Society Generale’s resident perma-bear Albert Edwards just emailed out his latest dispatch on the British economy. It’s safe to say that in Albert’s view, things are
not going very well.
“After five years of the Conservative and Liberal Democrat coalition government, the UK economy looks like a ‘ticking time bomb’ waiting to explode after the election,” according to Edwards.
That’s based on the UK’s two big deficits — the government budget deficit that everyone knows about, and the less well-known current account deficit.
A negative current account just means there’s more money and goods leaving the UK than there is coming in. The country imports more than it exports, and international investors get more money out of the UK than British investors get our of their foreign investments.
And when you add those two deficits together, it makes for an ugly picture:
We are wholly apolitical on these pages and heaped similarly scathing criticism on the UK macro situation under a Labour administration back in January 2008, even comparing the UK situation unfavourably with the US Ponzi scheme, which we then thought was set for imminent collapse.
At least back then the UK was not alone in reaping the sour fruits of economic mismanagement – the US and the eurozone periphery were all sailing in similarly unstable, leaky boats. But now the UK economy stands alone, up to its eyeballs in macro manure. Eventually the stench will fill the nostrils of currency markets with the inevitable result — another sterling crisis.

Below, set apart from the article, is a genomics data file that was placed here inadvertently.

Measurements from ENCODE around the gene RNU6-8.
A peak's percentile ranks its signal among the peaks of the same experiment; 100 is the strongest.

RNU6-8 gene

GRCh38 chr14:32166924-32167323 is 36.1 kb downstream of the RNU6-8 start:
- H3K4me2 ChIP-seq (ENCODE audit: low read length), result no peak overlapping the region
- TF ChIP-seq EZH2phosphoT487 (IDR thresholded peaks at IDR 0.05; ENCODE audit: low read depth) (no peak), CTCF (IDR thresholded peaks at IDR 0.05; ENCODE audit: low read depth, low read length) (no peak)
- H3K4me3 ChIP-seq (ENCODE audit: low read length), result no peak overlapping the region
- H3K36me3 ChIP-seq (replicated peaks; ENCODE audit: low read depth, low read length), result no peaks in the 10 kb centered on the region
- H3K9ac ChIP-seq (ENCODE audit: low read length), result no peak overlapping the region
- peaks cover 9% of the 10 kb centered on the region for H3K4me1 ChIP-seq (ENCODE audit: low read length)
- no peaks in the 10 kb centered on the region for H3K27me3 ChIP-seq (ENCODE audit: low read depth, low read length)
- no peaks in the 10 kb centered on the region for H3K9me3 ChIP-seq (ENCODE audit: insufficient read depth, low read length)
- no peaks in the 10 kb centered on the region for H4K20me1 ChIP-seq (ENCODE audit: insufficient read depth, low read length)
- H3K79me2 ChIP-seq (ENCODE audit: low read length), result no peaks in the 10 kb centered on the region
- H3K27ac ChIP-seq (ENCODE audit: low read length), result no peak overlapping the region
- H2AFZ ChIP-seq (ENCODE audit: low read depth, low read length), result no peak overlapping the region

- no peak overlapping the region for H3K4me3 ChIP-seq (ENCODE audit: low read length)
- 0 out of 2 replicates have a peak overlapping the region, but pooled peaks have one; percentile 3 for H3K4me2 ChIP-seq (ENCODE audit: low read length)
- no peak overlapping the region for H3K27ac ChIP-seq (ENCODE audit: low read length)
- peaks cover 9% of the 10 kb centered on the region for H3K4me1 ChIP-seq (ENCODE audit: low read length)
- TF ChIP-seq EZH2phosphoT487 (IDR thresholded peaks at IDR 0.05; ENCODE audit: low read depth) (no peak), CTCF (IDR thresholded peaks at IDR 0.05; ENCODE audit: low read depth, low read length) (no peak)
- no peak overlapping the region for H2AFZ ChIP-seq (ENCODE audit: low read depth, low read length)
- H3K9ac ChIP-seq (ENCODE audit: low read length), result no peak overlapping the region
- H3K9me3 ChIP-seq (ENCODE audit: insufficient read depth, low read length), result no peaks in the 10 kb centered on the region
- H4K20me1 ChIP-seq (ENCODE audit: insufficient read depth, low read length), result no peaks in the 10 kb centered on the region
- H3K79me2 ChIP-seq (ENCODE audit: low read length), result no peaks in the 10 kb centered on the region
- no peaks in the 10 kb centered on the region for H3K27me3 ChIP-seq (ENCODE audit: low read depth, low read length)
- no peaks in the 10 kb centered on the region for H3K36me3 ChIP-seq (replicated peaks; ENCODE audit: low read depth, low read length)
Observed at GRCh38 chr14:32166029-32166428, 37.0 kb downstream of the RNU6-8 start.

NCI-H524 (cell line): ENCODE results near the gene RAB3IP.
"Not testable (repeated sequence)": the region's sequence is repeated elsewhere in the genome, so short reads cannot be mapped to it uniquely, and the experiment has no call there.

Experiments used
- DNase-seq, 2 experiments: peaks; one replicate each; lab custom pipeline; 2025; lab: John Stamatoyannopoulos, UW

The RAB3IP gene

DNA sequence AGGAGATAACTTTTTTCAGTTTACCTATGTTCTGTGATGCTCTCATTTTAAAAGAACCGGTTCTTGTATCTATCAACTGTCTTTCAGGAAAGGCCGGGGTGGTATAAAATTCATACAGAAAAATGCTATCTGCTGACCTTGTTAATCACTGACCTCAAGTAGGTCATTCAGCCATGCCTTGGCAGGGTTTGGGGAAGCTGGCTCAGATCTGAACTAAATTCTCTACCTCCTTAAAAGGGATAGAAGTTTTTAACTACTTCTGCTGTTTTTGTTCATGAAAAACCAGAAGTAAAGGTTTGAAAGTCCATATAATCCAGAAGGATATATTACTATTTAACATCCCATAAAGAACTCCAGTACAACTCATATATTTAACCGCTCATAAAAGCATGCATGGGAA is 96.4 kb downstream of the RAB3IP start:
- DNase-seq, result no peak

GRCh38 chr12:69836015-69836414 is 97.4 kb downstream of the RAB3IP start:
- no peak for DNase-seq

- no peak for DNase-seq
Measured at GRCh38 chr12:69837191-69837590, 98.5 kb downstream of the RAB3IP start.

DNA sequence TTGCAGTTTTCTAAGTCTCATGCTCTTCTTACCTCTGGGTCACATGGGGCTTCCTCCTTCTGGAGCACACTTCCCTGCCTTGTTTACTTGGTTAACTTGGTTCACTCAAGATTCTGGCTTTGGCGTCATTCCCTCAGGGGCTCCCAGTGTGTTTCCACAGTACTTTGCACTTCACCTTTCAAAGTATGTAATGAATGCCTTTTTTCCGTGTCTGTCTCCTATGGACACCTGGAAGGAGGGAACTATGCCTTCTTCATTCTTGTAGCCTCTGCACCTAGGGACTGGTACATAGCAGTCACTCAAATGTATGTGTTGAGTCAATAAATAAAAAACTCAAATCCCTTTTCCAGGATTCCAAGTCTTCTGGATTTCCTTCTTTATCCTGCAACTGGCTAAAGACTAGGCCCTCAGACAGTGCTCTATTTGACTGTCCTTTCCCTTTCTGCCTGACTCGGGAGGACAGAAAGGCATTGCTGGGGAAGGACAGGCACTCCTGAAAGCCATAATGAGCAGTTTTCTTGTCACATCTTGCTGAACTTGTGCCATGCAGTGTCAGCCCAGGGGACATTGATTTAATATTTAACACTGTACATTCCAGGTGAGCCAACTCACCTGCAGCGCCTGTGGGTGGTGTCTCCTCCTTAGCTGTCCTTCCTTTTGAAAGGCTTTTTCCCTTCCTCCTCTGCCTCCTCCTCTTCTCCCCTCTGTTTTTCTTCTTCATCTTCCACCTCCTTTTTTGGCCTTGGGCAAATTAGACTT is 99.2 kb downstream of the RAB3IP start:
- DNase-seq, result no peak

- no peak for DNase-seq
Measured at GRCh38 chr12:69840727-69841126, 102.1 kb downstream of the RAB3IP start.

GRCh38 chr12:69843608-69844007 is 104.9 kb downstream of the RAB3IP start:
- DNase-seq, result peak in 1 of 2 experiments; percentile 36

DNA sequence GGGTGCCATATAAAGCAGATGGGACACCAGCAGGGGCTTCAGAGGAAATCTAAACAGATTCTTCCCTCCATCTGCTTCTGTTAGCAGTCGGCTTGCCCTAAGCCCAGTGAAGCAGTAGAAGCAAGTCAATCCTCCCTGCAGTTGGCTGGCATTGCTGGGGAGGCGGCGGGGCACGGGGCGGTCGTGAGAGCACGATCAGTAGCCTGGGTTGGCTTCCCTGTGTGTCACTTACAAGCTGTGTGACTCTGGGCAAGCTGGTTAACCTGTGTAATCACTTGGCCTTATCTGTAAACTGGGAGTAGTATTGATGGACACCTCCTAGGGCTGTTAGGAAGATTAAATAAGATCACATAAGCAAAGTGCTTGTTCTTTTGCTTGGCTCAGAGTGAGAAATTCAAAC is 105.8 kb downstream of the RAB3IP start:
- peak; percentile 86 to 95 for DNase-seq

So it’s not like 2008, when everyone was hit by the financial crisis. The UK is now in a uniquely poor position, according to him.
Current account deficits would typically be balanced out by a country’s currency weakening — because the country (in this case the UK) is trying to get hold of a lot of other international currencies and there’s more sterling on offer than anyone really wants to hold. A weaker pound might help British exporters to cut that trade deficit.
Edwards also suggests the UK’s efforts to cut the deficit in its public finances has been a lot less impressive than the government suggests:
Here he is again:
The coalition government saw the recessionary impact of its early attempts to cut the double-digit public sector deficit combine with the eurozone crisis and reversed course. Politically though it has been necessary for the coalition to maintained the fiction of fiscal consolidation rather than admit that a U-turn had taken place. They talked the talk, but they certainly did not walk the walk…
The OECD calculates that the underlying UK deficit, once adjusting for the cycle and removing funnies, has barely improved, declining from a peak of 8½% of GDP in 2009 to 6% a 2½ point decline. The US deficit by contrast has seen a reduction of 6% of GDP and Spain 7%.
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